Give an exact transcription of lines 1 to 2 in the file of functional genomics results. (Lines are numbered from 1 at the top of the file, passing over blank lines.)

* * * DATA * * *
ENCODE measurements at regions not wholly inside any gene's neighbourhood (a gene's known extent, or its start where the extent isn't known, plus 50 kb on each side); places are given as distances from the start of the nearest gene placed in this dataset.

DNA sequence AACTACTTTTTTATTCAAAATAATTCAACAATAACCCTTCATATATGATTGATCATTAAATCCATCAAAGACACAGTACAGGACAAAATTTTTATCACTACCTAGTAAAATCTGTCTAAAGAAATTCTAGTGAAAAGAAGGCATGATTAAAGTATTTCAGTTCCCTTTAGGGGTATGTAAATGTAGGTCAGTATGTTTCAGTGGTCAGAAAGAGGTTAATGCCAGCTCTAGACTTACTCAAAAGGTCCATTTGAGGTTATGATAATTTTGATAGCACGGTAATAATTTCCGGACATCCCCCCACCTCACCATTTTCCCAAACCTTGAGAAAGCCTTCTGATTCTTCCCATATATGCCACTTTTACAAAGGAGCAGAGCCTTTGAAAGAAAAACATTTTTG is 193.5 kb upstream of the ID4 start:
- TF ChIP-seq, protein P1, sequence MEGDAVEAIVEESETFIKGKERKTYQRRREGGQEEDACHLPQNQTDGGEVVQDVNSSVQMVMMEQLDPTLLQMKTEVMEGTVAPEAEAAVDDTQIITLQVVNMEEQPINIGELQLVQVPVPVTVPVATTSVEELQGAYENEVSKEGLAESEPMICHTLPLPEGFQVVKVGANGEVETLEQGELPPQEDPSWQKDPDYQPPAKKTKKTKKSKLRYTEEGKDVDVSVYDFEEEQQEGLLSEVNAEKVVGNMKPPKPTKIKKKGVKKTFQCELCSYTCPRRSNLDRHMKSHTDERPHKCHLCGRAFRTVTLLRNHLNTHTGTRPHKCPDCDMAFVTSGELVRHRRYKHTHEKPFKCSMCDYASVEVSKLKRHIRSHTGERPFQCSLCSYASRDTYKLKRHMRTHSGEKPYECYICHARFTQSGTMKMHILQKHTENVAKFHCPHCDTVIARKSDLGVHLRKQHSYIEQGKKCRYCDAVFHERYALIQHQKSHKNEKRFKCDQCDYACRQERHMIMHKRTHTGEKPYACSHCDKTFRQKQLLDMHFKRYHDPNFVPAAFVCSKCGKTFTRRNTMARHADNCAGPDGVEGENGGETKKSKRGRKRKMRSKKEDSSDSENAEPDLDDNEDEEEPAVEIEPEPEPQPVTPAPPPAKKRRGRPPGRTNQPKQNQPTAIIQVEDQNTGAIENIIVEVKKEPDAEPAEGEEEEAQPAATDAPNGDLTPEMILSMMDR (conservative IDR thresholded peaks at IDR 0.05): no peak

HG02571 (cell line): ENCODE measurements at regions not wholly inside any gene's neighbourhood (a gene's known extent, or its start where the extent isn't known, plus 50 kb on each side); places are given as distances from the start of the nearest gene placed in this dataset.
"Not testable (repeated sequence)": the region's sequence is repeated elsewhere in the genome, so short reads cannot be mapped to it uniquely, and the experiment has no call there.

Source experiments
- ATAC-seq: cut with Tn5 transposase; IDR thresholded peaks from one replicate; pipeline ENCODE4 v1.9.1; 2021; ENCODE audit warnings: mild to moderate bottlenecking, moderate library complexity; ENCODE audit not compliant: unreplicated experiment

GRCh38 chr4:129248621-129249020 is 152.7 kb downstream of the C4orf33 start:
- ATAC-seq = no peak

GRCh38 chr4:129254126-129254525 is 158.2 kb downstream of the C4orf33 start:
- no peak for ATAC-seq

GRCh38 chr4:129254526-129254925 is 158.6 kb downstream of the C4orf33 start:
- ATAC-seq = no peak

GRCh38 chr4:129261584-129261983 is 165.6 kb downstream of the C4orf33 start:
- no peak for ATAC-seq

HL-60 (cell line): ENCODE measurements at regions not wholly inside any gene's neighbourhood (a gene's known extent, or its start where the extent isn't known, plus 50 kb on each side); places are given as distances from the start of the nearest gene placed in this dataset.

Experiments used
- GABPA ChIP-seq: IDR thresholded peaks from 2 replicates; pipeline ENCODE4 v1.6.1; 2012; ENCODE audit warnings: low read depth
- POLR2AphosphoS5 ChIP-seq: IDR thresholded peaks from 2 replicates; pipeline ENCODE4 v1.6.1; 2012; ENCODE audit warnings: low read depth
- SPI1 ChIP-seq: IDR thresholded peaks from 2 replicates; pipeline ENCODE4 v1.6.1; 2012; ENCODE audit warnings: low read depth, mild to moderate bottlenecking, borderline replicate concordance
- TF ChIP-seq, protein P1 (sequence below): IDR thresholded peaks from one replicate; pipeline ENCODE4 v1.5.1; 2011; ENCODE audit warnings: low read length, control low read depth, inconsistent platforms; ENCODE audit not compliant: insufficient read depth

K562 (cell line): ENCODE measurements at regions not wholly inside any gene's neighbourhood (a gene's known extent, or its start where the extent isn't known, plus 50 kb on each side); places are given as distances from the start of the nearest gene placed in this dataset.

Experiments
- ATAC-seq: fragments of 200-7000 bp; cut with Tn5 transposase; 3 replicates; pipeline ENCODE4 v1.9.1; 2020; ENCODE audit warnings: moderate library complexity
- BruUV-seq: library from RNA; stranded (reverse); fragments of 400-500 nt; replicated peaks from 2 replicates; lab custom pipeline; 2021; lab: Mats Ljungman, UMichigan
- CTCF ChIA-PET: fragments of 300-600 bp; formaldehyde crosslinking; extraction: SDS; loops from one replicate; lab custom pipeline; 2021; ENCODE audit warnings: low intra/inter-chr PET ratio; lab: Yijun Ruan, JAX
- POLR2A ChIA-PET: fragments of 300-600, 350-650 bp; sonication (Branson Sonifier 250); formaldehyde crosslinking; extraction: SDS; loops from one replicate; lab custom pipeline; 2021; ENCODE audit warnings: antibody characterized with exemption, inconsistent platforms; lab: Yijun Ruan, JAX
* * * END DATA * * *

ENCODE measurements at regions not wholly inside any gene's neighbourhood (a gene's known extent, or its start where the extent isn't known, plus 50 kb on each side); places are given as distances from the start of the nearest gene placed in this dataset.

DNA sequence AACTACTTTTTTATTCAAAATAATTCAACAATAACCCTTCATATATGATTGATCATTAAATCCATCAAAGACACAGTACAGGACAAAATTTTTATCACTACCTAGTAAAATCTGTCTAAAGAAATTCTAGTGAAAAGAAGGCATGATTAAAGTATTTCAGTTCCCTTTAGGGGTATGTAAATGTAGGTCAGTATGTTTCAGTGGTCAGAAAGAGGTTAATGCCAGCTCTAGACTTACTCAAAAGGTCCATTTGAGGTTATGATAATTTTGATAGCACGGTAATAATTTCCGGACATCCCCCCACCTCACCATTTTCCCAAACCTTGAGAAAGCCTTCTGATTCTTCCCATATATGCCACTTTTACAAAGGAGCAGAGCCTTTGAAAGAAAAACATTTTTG is 193.5 kb upstream of the ID4 start: